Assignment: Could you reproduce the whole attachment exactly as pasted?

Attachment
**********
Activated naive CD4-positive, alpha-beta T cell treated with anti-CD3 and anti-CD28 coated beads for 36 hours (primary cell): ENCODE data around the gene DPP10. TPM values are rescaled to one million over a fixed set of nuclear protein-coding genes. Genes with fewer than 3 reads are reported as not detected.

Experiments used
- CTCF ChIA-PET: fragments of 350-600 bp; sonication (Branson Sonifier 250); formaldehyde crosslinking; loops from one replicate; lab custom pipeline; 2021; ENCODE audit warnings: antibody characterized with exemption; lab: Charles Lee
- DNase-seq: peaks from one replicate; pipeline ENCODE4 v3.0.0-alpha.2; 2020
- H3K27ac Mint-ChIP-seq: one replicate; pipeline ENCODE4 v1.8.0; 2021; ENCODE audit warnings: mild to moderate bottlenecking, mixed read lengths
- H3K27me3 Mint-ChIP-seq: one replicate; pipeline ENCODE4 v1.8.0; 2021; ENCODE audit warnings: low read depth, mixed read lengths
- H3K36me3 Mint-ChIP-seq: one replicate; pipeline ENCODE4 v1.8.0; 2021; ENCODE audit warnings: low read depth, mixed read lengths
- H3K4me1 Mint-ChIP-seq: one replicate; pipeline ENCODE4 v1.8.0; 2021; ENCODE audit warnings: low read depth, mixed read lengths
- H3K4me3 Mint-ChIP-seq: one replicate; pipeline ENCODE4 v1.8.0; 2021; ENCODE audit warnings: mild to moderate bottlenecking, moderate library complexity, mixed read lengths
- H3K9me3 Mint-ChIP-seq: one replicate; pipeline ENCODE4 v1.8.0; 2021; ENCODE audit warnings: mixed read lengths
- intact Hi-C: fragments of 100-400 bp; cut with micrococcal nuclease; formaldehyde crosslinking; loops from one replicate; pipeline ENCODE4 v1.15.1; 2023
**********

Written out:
Activated naive CD4-positive, alpha-beta T cell treated with anti-CD3 and anti-CD28 coated beads for 36 hours (primary cell): ENCODE data around the gene DPP10. TPM values are rescaled to one million over a fixed set of nuclear protein-coding genes. Genes with fewer than 3 reads are reported as not detected.

Experiments used
- CTCF ChIA-PET: fragments of 350-600 bp; sonication (Branson Sonifier 250); formaldehyde crosslinking; loops from one replicate; lab custom pipeline; 2021; ENCODE audit warnings: antibody characterized with exemption; lab: Charles Lee
- DNase-seq: peaks from one replicate; pipeline ENCODE4 v3.0.0-alpha.2; 2020
- H3K27ac Mint-ChIP-seq: one replicate; pipeline ENCODE4 v1.8.0; 2021; ENCODE audit warnings: mild to moderate bottlenecking, mixed read lengths
- H3K27me3 Mint-ChIP-seq: one replicate; pipeline ENCODE4 v1.8.0; 2021; ENCODE audit warnings: low read depth, mixed read lengths
- H3K36me3 Mint-ChIP-seq: one replicate; pipeline ENCODE4 v1.8.0; 2021; ENCODE audit warnings: low read depth, mixed read lengths
- H3K4me1 Mint-ChIP-seq: one replicate; pipeline ENCODE4 v1.8.0; 2021; ENCODE audit warnings: low read depth, mixed read lengths
- H3K4me3 Mint-ChIP-seq: one replicate; pipeline ENCODE4 v1.8.0; 2021; ENCODE audit warnings: mild to moderate bottlenecking, moderate library complexity, mixed read lengths
- H3K9me3 Mint-ChIP-seq: one replicate; pipeline ENCODE4 v1.8.0; 2021; ENCODE audit warnings: mixed read lengths
- intact Hi-C: fragments of 100-400 bp; cut with micrococcal nuclease; formaldehyde crosslinking; loops from one replicate; pipeline ENCODE4 v1.15.1; 2023